BEIJING -- A Chinese government order to eliminate long-distance and domestic-roaming charges within the year could slash China Mobile's revenue by up to 10%, CEO Li Yue indicated Monday.
Premier Li Keqiang announced the policy in his work report delivered Sunday at the National People's Congress. China's three big wireless carriers held news conferences Monday to announce their responses.
China Mobile said it will scrap the fees Oct. 1. These charges account for 8-10% of revenue, Li said, warning that profits could also be affected.
The carrier also said it will reduce charges for international calls, as well as internet connection fees for businesses, to comply with a government call to lower rates more broadly. It intends to cut data roaming fees in 64 countries along the areas covered under the Belt and Road initiative, Beijing's plan to build a modern-day Silk Road. Call rates to those countries are to be lowered as well.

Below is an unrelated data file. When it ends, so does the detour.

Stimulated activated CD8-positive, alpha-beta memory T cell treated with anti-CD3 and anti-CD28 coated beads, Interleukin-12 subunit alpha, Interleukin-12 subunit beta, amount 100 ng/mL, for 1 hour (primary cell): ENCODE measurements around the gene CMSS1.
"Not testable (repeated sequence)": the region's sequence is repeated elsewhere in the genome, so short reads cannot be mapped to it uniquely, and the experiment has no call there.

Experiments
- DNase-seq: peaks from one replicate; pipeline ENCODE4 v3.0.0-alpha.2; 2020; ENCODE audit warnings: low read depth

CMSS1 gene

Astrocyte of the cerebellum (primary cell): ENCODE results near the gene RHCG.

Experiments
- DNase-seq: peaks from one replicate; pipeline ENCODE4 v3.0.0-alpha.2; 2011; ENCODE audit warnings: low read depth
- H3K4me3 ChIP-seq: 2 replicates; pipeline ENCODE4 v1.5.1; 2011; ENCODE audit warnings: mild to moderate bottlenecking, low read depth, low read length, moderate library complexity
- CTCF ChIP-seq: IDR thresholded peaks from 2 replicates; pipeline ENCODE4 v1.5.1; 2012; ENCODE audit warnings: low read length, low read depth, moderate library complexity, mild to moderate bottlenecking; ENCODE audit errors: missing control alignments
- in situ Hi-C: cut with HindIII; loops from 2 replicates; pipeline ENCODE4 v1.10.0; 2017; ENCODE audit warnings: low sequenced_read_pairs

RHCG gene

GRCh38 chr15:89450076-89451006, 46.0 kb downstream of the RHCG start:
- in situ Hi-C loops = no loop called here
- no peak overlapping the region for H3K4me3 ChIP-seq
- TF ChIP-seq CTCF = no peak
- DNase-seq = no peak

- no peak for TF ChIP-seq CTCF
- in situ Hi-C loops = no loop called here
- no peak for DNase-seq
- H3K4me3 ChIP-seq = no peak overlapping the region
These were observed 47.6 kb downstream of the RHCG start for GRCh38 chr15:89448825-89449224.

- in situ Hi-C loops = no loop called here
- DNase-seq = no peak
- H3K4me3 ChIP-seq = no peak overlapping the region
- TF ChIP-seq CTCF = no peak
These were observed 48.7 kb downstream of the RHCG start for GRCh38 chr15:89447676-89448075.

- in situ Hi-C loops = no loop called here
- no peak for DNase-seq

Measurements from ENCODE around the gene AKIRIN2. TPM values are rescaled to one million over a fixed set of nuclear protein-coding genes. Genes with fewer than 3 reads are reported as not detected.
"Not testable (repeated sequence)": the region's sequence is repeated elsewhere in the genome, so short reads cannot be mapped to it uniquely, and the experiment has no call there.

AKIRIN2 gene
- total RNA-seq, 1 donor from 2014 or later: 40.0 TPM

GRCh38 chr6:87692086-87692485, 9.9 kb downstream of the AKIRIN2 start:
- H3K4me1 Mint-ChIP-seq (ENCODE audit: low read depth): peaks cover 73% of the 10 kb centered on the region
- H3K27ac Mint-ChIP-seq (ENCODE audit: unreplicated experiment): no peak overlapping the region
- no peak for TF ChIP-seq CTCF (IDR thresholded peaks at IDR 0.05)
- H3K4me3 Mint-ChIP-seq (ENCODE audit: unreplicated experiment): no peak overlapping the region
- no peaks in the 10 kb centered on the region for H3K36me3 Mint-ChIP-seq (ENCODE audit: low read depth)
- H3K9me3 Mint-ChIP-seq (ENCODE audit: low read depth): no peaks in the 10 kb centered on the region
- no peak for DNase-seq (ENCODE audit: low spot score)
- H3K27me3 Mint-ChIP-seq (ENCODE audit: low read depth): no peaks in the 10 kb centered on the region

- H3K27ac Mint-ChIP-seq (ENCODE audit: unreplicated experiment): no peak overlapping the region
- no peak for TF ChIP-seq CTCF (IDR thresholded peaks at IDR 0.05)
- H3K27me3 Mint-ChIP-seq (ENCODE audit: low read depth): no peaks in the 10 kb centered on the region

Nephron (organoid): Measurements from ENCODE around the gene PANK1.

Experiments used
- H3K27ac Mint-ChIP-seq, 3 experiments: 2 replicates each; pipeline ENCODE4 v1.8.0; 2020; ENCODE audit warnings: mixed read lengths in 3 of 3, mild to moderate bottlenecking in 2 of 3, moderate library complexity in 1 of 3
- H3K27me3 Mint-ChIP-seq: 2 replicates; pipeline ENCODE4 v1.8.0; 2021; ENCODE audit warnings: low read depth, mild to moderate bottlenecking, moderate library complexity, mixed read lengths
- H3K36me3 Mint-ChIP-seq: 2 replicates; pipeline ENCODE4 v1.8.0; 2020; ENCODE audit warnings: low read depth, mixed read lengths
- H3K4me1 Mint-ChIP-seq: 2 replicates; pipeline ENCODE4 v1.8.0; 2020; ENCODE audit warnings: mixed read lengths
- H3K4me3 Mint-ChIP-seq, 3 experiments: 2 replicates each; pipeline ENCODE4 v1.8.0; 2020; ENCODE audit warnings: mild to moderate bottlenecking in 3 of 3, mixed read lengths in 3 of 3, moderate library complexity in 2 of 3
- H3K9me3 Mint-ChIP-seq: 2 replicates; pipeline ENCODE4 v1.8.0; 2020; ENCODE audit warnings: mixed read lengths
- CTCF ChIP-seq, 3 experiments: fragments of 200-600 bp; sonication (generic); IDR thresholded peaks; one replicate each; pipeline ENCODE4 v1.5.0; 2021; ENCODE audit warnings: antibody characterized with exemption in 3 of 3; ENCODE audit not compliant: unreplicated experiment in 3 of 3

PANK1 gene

The China Mobile CEO called these plans a "big challenge," adding that "we'll make every effort to sharply reduce costs and increase shareholder value."
China Unicom (Hong Kong) eliminated long-distance and domestic-roaming fees for new contracts starting in January and will do so for existing customers from October. Because the carrier made an early start on the fee cuts, the policy's impact over the next year likely will be limited to 1.5 billion yuan ($217 million), President Lu Yimin said.
China Telecom said it will also scrap both charges in October.